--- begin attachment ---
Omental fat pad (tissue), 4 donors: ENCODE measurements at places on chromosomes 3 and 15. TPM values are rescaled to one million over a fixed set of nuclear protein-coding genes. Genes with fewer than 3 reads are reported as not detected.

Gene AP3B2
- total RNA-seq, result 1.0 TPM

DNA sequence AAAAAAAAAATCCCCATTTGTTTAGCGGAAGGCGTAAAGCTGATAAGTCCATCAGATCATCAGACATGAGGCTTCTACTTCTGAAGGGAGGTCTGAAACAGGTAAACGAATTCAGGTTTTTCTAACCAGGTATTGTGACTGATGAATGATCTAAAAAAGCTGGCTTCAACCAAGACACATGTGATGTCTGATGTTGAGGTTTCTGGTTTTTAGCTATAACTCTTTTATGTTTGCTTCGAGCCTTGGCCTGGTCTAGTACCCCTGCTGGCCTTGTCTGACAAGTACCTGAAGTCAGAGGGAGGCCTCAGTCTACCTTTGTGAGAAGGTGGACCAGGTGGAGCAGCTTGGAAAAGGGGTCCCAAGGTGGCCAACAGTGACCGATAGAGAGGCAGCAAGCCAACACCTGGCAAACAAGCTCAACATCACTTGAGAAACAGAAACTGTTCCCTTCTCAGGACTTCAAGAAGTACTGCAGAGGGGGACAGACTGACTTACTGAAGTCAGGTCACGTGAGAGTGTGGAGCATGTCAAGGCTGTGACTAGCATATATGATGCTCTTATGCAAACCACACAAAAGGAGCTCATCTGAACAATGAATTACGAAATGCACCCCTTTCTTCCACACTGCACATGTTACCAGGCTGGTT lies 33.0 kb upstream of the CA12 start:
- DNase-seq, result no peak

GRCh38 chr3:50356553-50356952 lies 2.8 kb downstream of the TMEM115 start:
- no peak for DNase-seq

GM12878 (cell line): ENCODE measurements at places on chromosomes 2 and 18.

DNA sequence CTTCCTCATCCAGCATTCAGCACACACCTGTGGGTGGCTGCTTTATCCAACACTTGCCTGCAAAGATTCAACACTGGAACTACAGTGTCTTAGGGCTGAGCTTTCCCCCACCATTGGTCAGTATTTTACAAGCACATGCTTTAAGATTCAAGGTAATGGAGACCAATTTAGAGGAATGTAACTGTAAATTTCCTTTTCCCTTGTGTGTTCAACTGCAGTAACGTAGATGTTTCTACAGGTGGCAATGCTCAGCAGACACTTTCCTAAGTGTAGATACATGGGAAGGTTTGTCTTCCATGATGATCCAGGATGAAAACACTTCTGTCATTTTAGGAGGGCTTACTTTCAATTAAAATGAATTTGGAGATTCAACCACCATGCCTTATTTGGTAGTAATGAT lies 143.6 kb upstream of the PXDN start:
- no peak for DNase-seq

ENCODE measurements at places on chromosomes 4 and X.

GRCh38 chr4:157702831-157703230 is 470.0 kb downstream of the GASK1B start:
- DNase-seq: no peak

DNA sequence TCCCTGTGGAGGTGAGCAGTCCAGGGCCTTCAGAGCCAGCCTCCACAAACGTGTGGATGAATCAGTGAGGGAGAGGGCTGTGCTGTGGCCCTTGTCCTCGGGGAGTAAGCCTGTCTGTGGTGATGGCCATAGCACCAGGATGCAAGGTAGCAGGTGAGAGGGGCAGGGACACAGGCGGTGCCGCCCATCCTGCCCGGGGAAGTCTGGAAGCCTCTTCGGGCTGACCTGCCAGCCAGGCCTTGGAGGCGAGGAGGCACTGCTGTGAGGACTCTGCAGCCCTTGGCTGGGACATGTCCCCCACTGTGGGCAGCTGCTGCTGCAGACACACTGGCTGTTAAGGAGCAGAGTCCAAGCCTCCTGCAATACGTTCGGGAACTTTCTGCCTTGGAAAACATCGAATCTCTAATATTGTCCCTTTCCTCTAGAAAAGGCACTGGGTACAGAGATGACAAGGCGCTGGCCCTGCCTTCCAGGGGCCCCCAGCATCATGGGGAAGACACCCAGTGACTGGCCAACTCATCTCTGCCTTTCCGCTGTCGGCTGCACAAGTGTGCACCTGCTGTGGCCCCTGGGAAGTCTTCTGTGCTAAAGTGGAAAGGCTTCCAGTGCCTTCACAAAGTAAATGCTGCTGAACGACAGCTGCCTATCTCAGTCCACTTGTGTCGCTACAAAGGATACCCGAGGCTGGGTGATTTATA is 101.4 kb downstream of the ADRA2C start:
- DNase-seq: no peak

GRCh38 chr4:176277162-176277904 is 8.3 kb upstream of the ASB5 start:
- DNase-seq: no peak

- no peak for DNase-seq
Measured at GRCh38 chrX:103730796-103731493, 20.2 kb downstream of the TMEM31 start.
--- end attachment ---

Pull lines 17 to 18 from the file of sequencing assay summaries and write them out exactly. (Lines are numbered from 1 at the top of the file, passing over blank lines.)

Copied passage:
- DNase-seq: no peak

- no peak for DNase-seq